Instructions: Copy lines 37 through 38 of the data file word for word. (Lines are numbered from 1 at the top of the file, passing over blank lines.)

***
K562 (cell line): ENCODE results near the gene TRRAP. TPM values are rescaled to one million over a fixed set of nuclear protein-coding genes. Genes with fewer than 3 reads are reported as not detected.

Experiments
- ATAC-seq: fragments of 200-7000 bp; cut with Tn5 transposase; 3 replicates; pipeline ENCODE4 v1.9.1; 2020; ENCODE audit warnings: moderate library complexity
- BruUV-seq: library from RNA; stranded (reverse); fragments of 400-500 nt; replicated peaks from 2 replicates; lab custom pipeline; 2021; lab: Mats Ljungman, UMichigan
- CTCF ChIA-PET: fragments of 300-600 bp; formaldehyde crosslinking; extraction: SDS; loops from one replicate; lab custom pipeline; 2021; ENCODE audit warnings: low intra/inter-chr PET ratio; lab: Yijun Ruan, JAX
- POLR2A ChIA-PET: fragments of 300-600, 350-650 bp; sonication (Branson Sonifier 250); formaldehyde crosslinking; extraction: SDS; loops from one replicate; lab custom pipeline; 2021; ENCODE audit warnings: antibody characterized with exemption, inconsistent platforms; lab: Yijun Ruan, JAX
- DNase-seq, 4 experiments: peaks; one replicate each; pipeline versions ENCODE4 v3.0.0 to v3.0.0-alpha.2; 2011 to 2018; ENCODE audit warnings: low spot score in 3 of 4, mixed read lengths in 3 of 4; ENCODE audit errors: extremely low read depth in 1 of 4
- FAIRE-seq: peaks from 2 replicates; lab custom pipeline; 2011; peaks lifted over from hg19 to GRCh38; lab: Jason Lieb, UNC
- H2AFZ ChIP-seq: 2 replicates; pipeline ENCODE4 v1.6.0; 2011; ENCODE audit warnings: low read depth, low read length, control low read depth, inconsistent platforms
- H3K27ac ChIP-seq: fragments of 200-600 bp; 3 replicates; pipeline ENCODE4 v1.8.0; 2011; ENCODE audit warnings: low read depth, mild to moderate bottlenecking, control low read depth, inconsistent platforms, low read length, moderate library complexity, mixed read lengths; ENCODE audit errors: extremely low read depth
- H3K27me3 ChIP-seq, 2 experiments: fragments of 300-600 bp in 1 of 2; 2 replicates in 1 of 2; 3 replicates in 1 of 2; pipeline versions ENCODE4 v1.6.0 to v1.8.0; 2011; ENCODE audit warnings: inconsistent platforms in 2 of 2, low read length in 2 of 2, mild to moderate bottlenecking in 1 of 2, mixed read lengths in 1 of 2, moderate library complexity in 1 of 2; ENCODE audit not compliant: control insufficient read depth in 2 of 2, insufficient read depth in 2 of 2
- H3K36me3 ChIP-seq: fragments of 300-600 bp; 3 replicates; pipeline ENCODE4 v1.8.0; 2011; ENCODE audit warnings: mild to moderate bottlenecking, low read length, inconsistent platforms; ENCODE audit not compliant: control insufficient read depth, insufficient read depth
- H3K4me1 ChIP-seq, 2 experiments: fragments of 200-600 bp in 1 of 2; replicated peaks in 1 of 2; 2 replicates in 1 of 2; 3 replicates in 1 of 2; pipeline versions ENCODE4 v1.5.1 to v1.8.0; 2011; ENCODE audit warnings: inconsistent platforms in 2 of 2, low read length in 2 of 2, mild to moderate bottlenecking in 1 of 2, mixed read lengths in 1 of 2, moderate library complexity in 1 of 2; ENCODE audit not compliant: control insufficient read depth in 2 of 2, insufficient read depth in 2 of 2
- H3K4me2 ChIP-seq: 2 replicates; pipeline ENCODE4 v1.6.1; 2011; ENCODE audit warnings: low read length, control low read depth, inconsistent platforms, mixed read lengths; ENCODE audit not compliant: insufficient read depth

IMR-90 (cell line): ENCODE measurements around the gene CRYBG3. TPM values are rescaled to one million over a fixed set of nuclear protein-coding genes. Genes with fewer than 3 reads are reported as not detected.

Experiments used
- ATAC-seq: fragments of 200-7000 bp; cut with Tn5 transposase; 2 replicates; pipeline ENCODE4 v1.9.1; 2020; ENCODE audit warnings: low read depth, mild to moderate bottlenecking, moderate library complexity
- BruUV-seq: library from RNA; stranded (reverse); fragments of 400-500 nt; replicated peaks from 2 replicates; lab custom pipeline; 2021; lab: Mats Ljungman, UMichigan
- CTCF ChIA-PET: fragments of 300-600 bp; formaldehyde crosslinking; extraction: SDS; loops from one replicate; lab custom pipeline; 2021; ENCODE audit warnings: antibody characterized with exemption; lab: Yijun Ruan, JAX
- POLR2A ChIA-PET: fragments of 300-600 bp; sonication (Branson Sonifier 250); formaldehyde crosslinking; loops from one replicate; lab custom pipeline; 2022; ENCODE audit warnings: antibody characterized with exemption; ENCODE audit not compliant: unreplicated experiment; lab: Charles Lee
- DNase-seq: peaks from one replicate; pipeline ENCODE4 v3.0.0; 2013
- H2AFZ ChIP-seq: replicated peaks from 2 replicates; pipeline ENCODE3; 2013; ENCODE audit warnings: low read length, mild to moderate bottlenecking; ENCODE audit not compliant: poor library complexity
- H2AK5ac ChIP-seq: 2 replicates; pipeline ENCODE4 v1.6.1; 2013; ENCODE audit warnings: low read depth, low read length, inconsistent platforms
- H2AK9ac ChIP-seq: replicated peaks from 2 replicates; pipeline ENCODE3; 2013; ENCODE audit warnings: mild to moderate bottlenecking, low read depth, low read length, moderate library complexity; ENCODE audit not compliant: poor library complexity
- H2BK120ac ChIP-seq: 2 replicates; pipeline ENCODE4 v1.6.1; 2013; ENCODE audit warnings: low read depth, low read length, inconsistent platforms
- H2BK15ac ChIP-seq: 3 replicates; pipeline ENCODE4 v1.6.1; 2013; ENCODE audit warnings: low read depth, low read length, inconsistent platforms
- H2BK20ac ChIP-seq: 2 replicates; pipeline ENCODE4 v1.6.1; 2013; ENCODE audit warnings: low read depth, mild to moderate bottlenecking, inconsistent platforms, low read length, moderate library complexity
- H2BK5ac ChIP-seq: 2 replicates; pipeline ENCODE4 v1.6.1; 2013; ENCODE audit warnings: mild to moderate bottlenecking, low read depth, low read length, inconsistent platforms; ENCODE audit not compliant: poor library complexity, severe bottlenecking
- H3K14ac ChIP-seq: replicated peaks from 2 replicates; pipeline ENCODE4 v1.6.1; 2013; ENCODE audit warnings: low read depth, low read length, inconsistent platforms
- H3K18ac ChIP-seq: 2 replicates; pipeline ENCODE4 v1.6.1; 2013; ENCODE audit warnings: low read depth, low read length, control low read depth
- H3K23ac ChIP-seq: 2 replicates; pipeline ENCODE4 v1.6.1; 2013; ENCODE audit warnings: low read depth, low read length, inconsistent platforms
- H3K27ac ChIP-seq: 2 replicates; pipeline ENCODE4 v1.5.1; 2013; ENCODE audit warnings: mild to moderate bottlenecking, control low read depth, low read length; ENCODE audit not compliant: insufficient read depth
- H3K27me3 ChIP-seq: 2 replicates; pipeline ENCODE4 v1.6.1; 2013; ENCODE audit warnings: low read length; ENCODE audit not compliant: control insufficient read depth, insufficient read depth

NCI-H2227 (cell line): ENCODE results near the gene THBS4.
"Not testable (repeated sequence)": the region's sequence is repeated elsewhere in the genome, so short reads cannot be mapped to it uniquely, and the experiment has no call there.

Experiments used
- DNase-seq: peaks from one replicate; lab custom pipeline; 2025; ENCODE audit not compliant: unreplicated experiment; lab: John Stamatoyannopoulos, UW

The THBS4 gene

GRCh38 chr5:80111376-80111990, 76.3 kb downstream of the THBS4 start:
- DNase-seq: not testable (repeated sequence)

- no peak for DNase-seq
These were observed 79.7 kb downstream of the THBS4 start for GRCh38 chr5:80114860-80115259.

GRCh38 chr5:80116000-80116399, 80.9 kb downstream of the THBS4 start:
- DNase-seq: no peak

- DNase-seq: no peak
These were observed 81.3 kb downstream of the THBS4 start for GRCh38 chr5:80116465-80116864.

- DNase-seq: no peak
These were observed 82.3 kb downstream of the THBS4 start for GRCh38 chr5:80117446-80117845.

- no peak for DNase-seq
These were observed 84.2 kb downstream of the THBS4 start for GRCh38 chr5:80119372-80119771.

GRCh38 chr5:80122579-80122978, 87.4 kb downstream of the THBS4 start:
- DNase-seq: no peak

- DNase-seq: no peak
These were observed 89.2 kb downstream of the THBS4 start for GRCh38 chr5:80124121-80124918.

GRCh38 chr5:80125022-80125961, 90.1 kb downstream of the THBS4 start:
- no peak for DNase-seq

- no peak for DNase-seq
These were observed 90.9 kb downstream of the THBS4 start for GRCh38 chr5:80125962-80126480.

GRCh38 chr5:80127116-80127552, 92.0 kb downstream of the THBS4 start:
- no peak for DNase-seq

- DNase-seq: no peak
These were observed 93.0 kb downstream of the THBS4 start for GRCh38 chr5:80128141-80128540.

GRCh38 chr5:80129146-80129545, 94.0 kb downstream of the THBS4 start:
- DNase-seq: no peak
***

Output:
- DNase-seq: peaks from one replicate; lab custom pipeline; 2025; ENCODE audit not compliant: unreplicated experiment; lab: John Stamatoyannopoulos, UW

The THBS4 gene